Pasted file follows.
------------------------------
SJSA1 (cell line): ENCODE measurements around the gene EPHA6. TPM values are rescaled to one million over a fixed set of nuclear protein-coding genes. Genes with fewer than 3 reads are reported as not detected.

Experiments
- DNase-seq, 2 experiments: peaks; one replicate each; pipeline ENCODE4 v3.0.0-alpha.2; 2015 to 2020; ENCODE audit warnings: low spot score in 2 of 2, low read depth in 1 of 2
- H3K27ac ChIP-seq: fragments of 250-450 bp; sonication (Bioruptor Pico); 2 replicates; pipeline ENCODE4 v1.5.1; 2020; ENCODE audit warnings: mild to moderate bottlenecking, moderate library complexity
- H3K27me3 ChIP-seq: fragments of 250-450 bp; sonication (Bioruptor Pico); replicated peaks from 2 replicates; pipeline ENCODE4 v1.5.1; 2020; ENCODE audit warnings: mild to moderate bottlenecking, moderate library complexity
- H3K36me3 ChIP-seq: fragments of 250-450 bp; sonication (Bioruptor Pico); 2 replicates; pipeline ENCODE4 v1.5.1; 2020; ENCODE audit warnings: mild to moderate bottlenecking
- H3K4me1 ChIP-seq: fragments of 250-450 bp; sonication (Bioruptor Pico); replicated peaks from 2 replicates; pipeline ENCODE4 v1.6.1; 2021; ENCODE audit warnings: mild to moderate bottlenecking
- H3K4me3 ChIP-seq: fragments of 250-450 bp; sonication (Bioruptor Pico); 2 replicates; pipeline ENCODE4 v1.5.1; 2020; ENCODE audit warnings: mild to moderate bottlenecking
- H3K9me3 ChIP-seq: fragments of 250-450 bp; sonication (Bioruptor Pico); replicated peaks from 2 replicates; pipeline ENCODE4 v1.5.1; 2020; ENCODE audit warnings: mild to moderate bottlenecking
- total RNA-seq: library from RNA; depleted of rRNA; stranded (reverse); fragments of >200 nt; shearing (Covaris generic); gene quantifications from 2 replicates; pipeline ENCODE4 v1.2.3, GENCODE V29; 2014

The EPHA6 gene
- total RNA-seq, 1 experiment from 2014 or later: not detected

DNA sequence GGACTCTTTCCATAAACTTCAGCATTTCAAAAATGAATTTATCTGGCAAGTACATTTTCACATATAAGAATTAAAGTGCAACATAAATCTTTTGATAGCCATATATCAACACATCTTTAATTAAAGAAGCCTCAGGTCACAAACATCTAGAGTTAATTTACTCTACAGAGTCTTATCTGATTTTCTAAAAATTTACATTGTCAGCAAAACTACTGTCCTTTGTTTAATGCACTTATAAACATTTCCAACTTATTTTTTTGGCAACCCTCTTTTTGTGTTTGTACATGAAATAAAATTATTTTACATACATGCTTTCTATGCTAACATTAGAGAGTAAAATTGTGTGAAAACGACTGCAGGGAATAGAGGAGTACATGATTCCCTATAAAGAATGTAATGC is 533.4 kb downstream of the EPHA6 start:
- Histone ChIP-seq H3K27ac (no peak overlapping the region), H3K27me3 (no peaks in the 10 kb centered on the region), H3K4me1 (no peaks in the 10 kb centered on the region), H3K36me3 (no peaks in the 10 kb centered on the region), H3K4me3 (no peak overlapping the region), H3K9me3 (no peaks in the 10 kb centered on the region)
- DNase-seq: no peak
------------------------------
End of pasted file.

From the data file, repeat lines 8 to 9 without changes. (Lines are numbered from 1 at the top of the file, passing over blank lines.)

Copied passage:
- H3K4me3 ChIP-seq: fragments of 250-450 bp; sonication (Bioruptor Pico); 2 replicates; pipeline ENCODE4 v1.5.1; 2020; ENCODE audit warnings: mild to moderate bottlenecking
- H3K9me3 ChIP-seq: fragments of 250-450 bp; sonication (Bioruptor Pico); replicated peaks from 2 replicates; pipeline ENCODE4 v1.5.1; 2020; ENCODE audit warnings: mild to moderate bottlenecking